Business

Bumble CEO Whitney Wolfe Herd on the Value of Rejection: ‘I Personally Love Being Underestimated … It's a Total Superpower'

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When it comes to business, Bumble founder and CEO Whitney Wolfe Herd swipes right on underdogs.

At the Aspen Ideas Festival in Aspen, Colorado, last week, the 33-year-old entrepreneur explained why she thinks being underappreciated is beneficial. Being overlooked or rejected can be an incentive to work harder – or find somewhere or someone who recognizes your skillset – whether you're just starting your career, switching jobs or pitching a new idea, Wolfe Herd said.

"I personally love being underestimated. I think it's a total superpower," she said. "I think I've trained myself to be motivated by people who say 'no' and create energy from that."

Wolfe Herd said she learned that lesson from personal experience. In April 2014, she resigned from dating app Tinder, where she was a co-founder and vice president of marketing. She then filed a sexual harassment and discrimination suit against the company and her fellow executives. The lawsuit was settled in September 2014, and Wolfe Herd launched Bumble – a rival app intended as a kinder, female-led dating service – three months later.

On Bumble, women initiate conversations with matches. According to Wolfe Herd, this was immediately a problem for investors, who told her that women wouldn't want to ask men out – and men wouldn't sign up for the app because it went against societal norms.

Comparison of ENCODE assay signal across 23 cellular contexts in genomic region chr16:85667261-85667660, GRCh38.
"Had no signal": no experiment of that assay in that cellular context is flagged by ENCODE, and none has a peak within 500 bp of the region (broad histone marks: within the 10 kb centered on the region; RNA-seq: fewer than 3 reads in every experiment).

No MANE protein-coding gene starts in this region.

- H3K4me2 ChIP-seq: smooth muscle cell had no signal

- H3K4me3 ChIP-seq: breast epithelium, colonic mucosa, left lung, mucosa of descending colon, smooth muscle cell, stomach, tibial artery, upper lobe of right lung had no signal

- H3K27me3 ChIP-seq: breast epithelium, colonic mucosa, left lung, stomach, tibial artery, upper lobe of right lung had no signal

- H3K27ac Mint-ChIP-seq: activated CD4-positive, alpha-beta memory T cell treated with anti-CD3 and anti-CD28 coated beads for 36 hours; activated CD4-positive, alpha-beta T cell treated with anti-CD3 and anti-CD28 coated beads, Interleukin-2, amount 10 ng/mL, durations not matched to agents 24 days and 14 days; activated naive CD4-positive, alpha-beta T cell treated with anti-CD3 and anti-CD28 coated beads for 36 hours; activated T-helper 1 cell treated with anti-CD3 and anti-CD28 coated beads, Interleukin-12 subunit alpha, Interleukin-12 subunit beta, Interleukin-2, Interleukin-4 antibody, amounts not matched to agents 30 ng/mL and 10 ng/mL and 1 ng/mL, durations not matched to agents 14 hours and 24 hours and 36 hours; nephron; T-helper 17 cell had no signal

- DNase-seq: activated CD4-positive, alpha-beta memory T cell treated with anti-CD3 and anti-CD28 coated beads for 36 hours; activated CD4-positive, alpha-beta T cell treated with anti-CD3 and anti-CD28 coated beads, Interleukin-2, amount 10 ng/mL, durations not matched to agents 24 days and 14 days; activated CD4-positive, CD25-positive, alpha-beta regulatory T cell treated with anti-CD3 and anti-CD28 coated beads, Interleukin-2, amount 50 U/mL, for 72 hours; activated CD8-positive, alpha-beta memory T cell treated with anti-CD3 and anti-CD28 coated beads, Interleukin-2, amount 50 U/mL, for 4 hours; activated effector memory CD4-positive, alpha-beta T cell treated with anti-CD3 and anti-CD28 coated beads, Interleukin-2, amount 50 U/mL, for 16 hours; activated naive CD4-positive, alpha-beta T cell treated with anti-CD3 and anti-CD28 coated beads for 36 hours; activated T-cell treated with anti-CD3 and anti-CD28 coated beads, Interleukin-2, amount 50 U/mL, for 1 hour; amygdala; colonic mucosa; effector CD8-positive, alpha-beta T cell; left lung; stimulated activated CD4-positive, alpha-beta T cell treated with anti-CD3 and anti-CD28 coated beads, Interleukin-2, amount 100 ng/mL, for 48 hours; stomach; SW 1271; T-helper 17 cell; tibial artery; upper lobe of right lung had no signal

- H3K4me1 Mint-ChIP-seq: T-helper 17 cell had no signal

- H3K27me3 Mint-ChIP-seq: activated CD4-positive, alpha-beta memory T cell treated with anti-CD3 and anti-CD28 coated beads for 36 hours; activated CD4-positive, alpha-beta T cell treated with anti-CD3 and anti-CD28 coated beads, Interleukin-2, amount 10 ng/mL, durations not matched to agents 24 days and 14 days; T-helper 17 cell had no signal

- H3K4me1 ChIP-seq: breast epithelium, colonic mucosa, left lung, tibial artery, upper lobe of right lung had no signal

Wolfe Herd said the rejection didn't make Bumble a bad idea. Instead, she said, she started viewing it as a new idea that people didn't know how to visualize yet.

"I just retrained my brain from Day 1: Every time I got a hurtful email or tweet or some investor telling me [the idea for Bumble] was stupid, I just got really excited about it," Wolfe Herd said. "People generally don't know how to see things that don't exist yet, so you just have to believe in yourself."

Being underestimated also gave Wolfe Herd the element of surprise, she said. When other companies identify you as a competitor, they're watching your every move. If they don't see you as a threat, they won't see you coming around the corner to overtake them "like Princess Peach in Mario Kart," Wolfe Herd said.

Bumble launched with $10 million of funding from co-founder Andrey Andreev – who also founded dating app Badoo – and Tinder co-founder Chris Gulczynski. In 2021, Wolfe Herd became the youngest female founder in history to take a company public.

At Aspen, she said that when Bumble went public, she received "profound notes" – and even some apologies – from journalists and "reputable people" who initially thought Bumble would never get off the ground. As of Wednesday morning, the company has a market capitalization of $6.7 billion.

"If everybody thought it was going to work, it would have already been done," Wolfe Herd said. "That's really how you create a gap in the market for yourself."

Correction: This story has been corrected to reflect that Andrey Andreev founded Badoo and co-founded Bumble.

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